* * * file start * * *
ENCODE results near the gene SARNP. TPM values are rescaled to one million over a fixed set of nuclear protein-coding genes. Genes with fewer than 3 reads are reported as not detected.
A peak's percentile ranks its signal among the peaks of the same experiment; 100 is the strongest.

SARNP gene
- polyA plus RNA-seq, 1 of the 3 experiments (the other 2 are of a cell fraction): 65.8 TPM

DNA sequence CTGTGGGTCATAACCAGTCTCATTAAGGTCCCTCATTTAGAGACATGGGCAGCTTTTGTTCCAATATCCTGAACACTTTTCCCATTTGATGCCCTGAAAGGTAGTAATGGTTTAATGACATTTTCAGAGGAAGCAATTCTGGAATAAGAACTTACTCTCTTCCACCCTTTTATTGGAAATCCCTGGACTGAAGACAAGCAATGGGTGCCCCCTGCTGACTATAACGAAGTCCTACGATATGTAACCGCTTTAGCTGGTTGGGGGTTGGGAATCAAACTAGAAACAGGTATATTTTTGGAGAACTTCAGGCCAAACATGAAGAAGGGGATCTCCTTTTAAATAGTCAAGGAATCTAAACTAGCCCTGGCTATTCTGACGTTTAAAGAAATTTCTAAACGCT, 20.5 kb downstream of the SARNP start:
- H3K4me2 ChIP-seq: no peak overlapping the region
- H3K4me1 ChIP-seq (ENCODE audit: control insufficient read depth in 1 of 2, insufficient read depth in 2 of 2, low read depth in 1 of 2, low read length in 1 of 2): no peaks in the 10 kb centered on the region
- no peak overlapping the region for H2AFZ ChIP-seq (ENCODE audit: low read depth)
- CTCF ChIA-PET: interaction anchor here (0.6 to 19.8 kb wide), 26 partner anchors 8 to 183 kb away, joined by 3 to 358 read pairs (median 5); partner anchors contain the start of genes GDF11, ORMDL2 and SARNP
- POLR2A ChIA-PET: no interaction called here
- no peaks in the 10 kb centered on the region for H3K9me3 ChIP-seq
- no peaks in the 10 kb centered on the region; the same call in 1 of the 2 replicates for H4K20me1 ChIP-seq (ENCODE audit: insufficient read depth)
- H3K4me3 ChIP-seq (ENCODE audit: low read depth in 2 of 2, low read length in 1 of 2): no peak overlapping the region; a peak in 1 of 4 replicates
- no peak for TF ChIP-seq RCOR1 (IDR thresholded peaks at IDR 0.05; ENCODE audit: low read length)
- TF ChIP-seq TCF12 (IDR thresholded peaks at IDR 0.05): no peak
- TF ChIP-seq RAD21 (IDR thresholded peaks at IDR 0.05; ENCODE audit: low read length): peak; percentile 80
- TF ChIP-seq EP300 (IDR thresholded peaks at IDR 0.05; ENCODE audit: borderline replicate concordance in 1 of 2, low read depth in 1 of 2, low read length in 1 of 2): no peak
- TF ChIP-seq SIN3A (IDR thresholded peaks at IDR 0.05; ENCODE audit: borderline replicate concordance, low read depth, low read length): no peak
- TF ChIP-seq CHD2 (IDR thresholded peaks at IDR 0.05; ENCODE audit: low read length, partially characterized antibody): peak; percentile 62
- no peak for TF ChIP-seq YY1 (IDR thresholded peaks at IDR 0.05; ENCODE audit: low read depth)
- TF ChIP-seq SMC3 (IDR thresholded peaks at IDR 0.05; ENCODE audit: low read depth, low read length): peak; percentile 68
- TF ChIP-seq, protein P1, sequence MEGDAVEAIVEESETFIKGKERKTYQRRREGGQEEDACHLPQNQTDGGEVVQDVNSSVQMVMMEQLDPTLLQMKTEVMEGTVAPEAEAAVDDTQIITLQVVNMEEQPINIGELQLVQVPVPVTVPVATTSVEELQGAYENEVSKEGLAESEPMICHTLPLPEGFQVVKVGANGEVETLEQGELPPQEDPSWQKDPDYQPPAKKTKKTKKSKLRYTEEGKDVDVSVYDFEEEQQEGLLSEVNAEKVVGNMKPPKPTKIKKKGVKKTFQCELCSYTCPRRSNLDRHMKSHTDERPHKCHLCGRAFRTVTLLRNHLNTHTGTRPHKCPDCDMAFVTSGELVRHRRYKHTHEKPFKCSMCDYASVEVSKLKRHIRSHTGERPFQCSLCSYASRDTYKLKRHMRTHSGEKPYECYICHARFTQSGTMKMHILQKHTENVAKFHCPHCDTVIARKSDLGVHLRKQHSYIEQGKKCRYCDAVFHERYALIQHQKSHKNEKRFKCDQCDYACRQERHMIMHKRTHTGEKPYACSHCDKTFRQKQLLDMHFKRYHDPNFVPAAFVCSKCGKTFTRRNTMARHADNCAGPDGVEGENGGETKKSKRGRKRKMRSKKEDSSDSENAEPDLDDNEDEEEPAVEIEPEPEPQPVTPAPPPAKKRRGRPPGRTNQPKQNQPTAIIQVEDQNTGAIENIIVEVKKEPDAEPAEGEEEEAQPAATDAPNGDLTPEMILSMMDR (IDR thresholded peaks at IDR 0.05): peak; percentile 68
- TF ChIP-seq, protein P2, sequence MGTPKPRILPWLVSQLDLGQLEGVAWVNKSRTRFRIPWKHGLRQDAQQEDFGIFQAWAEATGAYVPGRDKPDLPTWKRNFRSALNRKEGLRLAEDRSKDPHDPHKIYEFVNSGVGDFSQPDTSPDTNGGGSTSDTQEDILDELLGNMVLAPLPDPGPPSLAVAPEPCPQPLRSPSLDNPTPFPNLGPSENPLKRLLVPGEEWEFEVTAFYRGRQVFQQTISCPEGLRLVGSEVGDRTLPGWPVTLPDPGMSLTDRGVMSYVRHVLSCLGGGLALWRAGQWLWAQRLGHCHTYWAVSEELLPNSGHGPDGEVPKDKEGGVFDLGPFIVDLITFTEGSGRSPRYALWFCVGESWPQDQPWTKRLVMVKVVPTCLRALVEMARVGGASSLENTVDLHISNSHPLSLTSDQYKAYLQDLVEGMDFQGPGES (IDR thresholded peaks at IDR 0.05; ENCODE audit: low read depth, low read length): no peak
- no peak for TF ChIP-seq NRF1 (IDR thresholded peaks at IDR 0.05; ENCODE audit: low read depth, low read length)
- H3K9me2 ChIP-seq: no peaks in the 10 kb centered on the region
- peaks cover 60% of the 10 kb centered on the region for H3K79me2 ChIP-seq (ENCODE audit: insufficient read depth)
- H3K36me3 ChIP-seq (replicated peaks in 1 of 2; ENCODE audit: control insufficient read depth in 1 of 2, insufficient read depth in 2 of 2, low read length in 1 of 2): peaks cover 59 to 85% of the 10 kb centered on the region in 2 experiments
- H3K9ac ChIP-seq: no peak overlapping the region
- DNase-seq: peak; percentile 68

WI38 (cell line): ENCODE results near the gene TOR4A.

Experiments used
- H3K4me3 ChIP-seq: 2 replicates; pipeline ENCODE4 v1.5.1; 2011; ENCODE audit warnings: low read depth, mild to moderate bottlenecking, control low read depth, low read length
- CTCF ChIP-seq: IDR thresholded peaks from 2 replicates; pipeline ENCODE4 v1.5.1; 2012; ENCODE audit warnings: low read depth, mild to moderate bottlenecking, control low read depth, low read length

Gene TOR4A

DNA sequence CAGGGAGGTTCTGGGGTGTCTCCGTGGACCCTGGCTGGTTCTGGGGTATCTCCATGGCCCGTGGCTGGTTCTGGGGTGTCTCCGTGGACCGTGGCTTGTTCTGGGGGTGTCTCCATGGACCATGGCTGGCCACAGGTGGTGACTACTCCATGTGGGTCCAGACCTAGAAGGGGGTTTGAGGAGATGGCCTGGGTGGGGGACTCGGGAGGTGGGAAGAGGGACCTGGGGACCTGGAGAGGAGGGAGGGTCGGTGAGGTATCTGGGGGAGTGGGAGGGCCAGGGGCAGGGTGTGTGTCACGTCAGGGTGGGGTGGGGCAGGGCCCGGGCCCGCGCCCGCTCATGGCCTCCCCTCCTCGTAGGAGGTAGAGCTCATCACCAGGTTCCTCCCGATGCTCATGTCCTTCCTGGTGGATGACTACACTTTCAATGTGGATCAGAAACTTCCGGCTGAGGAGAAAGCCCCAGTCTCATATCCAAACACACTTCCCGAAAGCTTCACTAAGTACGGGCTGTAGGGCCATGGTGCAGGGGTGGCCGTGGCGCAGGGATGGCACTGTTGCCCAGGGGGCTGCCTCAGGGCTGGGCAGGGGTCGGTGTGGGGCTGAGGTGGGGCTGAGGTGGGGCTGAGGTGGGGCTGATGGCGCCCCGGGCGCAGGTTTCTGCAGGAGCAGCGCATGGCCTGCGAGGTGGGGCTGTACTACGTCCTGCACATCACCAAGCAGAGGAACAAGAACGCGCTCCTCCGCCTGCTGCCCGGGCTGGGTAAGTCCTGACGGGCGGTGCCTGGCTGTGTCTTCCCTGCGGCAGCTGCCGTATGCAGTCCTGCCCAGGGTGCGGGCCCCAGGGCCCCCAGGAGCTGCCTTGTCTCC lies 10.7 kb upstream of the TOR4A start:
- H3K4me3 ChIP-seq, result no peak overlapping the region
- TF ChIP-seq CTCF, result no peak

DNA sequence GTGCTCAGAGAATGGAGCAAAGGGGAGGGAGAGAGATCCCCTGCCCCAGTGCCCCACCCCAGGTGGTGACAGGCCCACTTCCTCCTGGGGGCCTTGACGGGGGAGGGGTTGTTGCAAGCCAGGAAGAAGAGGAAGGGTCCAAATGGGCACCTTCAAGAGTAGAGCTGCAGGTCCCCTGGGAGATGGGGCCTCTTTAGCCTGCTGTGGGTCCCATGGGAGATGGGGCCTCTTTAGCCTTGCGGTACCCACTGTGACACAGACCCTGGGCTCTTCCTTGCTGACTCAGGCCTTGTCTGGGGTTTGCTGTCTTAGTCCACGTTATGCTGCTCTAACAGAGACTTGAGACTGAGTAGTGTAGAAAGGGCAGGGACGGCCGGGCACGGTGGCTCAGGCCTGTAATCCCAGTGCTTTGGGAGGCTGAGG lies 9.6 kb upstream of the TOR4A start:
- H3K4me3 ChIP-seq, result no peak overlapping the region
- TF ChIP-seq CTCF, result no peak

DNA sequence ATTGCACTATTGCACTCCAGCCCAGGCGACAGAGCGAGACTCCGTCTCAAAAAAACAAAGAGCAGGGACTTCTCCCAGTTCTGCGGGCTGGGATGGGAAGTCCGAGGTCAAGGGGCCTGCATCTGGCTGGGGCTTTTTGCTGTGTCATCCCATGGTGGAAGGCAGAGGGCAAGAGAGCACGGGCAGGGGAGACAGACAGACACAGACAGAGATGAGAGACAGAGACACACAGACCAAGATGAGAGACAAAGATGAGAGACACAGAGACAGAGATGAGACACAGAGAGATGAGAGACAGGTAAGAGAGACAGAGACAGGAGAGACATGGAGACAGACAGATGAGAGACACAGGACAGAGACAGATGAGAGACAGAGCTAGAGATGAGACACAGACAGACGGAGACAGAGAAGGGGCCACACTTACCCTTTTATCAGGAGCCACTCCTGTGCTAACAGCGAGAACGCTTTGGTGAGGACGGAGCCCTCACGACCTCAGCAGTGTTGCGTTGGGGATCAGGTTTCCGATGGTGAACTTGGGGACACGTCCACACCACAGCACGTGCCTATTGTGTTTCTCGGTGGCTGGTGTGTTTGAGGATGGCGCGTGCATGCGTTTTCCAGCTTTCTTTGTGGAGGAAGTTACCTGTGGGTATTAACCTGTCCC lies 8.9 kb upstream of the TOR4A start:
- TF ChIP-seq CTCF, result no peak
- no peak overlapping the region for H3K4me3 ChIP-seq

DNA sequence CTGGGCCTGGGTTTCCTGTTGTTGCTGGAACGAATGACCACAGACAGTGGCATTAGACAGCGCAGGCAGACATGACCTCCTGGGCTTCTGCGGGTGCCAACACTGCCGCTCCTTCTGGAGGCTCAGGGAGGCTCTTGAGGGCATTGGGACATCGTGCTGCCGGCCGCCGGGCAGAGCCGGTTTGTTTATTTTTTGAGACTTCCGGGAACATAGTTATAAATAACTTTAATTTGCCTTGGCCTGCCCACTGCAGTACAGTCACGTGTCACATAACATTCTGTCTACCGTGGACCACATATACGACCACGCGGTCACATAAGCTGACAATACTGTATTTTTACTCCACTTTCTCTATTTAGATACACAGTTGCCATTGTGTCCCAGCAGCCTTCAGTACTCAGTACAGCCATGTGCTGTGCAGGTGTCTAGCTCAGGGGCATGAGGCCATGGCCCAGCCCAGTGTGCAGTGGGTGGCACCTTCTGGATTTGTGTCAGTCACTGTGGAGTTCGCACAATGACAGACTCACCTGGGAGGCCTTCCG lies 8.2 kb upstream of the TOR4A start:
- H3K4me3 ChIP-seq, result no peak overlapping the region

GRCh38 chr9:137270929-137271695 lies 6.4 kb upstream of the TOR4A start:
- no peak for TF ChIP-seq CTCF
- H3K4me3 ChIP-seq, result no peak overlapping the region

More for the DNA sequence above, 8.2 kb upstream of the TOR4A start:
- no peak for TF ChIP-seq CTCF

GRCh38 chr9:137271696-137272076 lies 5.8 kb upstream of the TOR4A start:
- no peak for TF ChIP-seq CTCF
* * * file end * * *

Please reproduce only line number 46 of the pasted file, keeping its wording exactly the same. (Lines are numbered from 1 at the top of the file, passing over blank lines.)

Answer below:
GRCh38 chr9:137270929-137271695 lies 6.4 kb upstream of the TOR4A start: